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- Snowden vs Fermi: Aliens Might be Encrypting their Messages
Thanks to m1k3y for the tip.
I've been following Mike Clelland's blog Hidden Experience since 2009, the same year in which he felt 'compelled' to start sharing with the world, what many in his place would have chosen to keep forever away from prying eyes: Startling personal events and synchronicities, which seemed to point out to the unsettling realization that what our society calls 'UFOs' was somehow deeply intertwined with the thread of his life.
It's hard to tell what made Mike's posts so fascinating to me. A part was his disarming honesty and the fact that he was his biggest critic, not willing to fall into easy explanations for what was undoubtedly a VERY complex situation. The other reason, I guess, is that I felt some strange 'personal connection' with Mike and what he was going through; at some point I decided to do my best in what little I could offer to helping him in this very arduous self-examination. I was not alone, though; very rapidly Hidden Experience amassed had a very respectful following, and a community started to build around Mike and his exploration of synchronicities, as well as his borderline obsession with owls.
Inevitably, Mike started to receive an incredible amount of correspondence from people who also felt a mystical connection with owls, and wanted to share their experience to him. By now if you Google "UFOs + Owls" Mike's blog is the FIRST link that appears in the search-list --it's a good thing he doesn't mind his unofficial title as 'the owl guy'; like all of the best people in the UFO field, Mike is endowed with a healthy sense of humor (which seems to be indispensable to retaining your SANITY when dabbling with the high-strangeness of UFOs).
In the end, the progression from being a simple blogger sharing his own experiences, to becoming the biggest repository of 'owl stories' was the origin for The Messengers, recently published by Richard Dolan Press (by the way, it seems Mike's work is one of the reasons why Richard started to depart from his 'nuts and bolts' perspective on UFOs, and began to embrace some of the 'fringier' aspects of the phenomenon).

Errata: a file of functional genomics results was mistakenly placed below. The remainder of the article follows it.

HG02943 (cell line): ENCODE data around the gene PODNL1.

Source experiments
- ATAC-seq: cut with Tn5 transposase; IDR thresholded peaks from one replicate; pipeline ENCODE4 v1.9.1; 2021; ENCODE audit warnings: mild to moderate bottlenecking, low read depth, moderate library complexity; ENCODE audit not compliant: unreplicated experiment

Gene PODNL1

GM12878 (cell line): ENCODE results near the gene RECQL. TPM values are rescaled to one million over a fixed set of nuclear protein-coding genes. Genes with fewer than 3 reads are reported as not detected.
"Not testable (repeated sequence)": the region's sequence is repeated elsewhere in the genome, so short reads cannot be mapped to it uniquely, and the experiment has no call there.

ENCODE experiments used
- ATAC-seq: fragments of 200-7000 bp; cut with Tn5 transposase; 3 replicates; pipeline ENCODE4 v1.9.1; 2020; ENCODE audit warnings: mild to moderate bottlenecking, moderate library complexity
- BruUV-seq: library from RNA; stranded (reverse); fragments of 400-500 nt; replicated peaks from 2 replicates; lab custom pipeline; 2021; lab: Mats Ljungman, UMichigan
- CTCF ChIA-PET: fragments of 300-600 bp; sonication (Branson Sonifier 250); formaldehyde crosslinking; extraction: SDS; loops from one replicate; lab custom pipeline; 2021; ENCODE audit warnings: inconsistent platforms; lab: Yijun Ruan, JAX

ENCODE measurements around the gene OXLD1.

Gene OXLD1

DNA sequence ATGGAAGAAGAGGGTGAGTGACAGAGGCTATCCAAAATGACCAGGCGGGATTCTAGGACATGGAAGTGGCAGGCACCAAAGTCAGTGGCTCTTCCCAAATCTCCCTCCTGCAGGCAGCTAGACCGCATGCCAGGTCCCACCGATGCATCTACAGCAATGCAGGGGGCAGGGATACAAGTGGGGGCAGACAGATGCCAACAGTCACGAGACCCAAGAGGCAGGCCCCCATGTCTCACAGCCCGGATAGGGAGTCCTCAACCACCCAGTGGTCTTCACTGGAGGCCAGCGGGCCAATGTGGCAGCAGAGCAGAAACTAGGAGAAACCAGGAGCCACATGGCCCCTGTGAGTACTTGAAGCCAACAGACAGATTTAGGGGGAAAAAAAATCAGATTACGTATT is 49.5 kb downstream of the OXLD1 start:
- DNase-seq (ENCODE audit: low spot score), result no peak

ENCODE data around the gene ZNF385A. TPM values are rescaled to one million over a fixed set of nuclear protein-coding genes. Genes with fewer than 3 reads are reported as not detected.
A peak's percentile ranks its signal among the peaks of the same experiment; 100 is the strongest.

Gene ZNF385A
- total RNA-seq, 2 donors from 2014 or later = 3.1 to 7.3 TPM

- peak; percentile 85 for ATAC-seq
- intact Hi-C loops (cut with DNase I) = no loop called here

I asked Mike if he was willing to engage in a small Q&A via e-mail to discuss some of the aspects to the book, and he accepted. Mind you, being a personal fan of his for such a long time, I wasn't interested in following the typical 'press interview' shtick! I wanted to go deeper into what Mike went through, what he discovered (both about the mystery itself, as well as himself) and about the personal transformation he went through after completing The Messengers. As always, his heartfelt answers did not disappoint:
[RPJ] The Messengers is finally fresh off the printers, and given it's still ranking #1 in the UFO category on Amazon, it seems to be getting a lot of deserved attention. Does it give a sense of closure to you? The end of a long journey you started back in 2009 when you felt "compelled" to start your blog Hidden Experience?
Or is it perhaps the complete opposite, and you feel like it's just the beginning of a longer trip?
[MC] It feels like the start of a longer trip. Even after trying to untangle all the weirdness archived in the book, I am still just as amazed as I ever was. More so given that I have tried to examine this owl and UFO weirdness from so many different angles.
[RPJ] Has the sense of "urgency" and/or "purpose" that you felt when you started sharing your experiences in your blog subsided, after the completion of the book?
[MC] Actually, to a great degree, it has. There was definitely a time where this stuff just sent me into a tizzy. I would have an odd synchronicity, and I would spin my wheels trying to make sense of what had happened. That frenetic energy was helpful in a way, forcing me to really examine what was happening as well as my own denial. The sense of purpose is still there, but the urgency has been dialed down a few notches.
[RPJ] Who did you write this book for?